At the time of the incident, PHE already had plans underway to replace the “legacy software” and upgrade to data analytics tools that were better suited for the job than Excel. But this very unfortunate case study in missing data demonstrates how critically important it is for data to be accurate in healthcare decision-making and crisis management. 

How businesses can prevent data downtime

Millions of dollars, leadership positions, public trust, lives and livelihoods: these bad data quality examples just go to show all the ways that data downtime can impact the overall health of your business. 

The good news is that organizations can take a proactive approach to minimize data quality issues — and react much more quickly when they do occur. Here are a few best practices your data team can begin to implement to get ahead of data downtime. 

Testing for data quality

Data testing helps teams validate assumptions about data, systematically verifying data accuracy, completeness, and consistency. While data testing won’t cover every scenario, it will help you catch specific, known problems that can occur in your data pipelines. 

A few common types of data quality testing include:

  • Unit testing: Automated tests that can detect whether the data coming through your pipeline looks as expected. Unit tests can evaluate data freshness, detect null values, and check that all values in a column fall within a certain range.
  • Integration testing: A testing technique that verifies data from diverse sources is loaded, integrated, and transformed according to set business rules.

Testing your data early and often helps detect common quality issues before they have the chance to impact downstream data consumers or products.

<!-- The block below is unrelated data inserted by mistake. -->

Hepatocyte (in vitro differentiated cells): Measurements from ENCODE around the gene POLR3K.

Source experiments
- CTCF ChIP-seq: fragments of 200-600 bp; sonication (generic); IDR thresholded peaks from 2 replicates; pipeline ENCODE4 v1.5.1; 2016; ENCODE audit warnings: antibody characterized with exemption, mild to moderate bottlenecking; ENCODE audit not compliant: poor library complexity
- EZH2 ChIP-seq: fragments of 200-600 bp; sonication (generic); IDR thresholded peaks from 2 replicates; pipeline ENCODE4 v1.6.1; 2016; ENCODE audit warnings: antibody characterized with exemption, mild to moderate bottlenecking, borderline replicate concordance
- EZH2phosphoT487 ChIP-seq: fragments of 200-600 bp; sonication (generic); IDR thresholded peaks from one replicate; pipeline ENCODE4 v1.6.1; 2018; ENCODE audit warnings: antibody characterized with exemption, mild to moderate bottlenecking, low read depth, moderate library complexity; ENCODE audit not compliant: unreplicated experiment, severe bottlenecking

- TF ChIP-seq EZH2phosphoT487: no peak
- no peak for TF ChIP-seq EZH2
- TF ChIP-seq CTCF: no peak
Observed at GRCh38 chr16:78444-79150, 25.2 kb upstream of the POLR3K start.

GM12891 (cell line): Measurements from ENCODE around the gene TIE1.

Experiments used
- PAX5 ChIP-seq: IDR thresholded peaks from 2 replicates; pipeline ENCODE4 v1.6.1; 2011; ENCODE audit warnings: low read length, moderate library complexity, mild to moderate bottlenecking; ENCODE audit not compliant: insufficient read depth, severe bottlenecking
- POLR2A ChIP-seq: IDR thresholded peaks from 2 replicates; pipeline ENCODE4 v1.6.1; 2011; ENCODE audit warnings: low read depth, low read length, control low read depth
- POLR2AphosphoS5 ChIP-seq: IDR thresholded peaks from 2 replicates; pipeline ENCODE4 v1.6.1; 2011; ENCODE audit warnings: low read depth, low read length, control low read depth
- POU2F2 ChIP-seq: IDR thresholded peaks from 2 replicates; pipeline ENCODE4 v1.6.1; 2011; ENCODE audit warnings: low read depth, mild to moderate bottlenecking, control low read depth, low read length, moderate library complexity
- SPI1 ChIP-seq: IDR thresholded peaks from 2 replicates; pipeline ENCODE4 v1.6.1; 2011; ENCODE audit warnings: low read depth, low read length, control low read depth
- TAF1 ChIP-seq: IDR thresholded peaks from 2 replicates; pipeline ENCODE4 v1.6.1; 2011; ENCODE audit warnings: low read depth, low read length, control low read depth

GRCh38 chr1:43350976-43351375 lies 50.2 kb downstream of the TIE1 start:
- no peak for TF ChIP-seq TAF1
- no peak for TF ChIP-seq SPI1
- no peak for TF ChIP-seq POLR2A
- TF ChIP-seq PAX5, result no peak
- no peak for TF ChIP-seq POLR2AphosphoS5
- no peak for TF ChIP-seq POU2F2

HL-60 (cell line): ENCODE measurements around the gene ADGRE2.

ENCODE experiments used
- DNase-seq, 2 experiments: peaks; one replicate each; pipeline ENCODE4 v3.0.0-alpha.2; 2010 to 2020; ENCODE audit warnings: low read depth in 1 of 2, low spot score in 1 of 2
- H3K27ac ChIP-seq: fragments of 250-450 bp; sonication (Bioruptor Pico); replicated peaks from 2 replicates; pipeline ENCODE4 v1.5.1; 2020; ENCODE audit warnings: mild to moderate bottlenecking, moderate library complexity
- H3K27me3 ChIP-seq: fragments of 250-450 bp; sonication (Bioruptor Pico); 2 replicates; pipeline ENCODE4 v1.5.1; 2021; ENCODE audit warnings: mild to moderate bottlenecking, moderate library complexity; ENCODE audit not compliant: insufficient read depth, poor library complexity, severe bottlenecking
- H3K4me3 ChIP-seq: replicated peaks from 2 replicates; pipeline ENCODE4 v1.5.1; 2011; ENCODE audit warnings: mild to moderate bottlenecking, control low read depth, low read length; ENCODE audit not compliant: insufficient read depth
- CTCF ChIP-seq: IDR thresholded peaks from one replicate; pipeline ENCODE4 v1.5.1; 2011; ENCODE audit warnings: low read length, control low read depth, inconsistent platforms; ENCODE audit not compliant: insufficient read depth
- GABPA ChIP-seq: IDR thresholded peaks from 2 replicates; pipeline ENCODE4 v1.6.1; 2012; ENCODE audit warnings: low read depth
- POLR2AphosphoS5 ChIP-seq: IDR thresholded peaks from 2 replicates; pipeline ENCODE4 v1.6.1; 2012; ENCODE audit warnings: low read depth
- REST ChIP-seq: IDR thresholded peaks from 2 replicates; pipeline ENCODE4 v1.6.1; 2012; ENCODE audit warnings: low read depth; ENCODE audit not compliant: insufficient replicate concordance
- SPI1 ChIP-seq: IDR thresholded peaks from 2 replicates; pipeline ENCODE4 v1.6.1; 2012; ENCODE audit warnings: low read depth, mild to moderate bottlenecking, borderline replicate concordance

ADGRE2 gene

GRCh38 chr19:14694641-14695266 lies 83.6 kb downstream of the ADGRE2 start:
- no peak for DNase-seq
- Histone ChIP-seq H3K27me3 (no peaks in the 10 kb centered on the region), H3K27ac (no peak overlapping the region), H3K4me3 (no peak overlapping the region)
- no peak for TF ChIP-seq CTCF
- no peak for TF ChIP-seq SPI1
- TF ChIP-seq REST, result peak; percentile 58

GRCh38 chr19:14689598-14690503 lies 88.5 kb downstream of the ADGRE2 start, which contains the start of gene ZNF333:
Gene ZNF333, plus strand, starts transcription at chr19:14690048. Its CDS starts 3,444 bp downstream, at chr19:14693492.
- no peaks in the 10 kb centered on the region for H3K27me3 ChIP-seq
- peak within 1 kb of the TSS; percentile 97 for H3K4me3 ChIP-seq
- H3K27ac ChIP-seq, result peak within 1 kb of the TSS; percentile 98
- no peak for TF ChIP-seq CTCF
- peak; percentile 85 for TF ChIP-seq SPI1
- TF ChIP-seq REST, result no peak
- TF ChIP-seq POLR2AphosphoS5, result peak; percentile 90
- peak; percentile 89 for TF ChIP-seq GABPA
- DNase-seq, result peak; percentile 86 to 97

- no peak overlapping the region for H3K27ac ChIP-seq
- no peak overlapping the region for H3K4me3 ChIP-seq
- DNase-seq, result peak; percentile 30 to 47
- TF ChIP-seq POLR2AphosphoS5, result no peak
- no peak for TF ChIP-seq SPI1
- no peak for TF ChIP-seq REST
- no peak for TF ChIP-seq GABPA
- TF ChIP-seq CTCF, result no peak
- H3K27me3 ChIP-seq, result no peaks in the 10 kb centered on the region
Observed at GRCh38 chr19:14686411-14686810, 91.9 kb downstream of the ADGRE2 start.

Data governance for structured data management

Data governance frameworks help teams standardize and document policies around how data should be managed, used, and protected within an organization. By outlining important practices like data ownership and accountability, data governance answers questions around who can access data, where it’s stored, how it’s collected and processed, and when it should be retired. 

Data governance can also include data quality standards that define benchmarks for accuracy, completeness, and consistency. By aligning all teams to agree on what data quality looks like, you can continue working to ensure all data meets those standards. 

Data observability to ensure real-time reliability

Data testing and data governance are important, proactive measures organizations should take to minimize the impact of data downtime for known, pre-defined data quality issues. But to gain visibility into the end-to-end health of your data pipelines for both known and unknown issues, data observability provides the most comprehensive and scalable solution. 

Data observability offers automated monitoring and tracking of data quality across the entire data stack, alerting teams when issues occur — such as data that’s inaccurate, erroneous, stale, or missing altogether. Good observability tooling also includes data lineage that helps teams troubleshoot and respond to incidents faster, pinpointing exactly what went wrong and which downstream data assets may be compromised. 

By identifying when anomalies and deviations from expected data patterns occur in real-time, businesses can avoid the potentially enormous costs of data quality incidents that would otherwise go undetected for days, weeks, or even months. 

Prioritizing data quality for the success of your business

Organizations today rely on data for decision-making more than ever before. We’ve just described how bad data quality around advertising campaigns, financial products, user payments, employee stocks, and public health reporting cost businesses millions of dollars and damaged professional and personal reputations for years to come. 

But disastrous data quality issues are not unavoidable. Forward-thinking teams have adopted data testing, data governance, and data observability solutions to help prevent data downtime and improve trust in data throughout their organizations. 

Ready to get started on your data quality journey? See exactly how observability comes to life with a free walkthrough of the Monte Carlo platform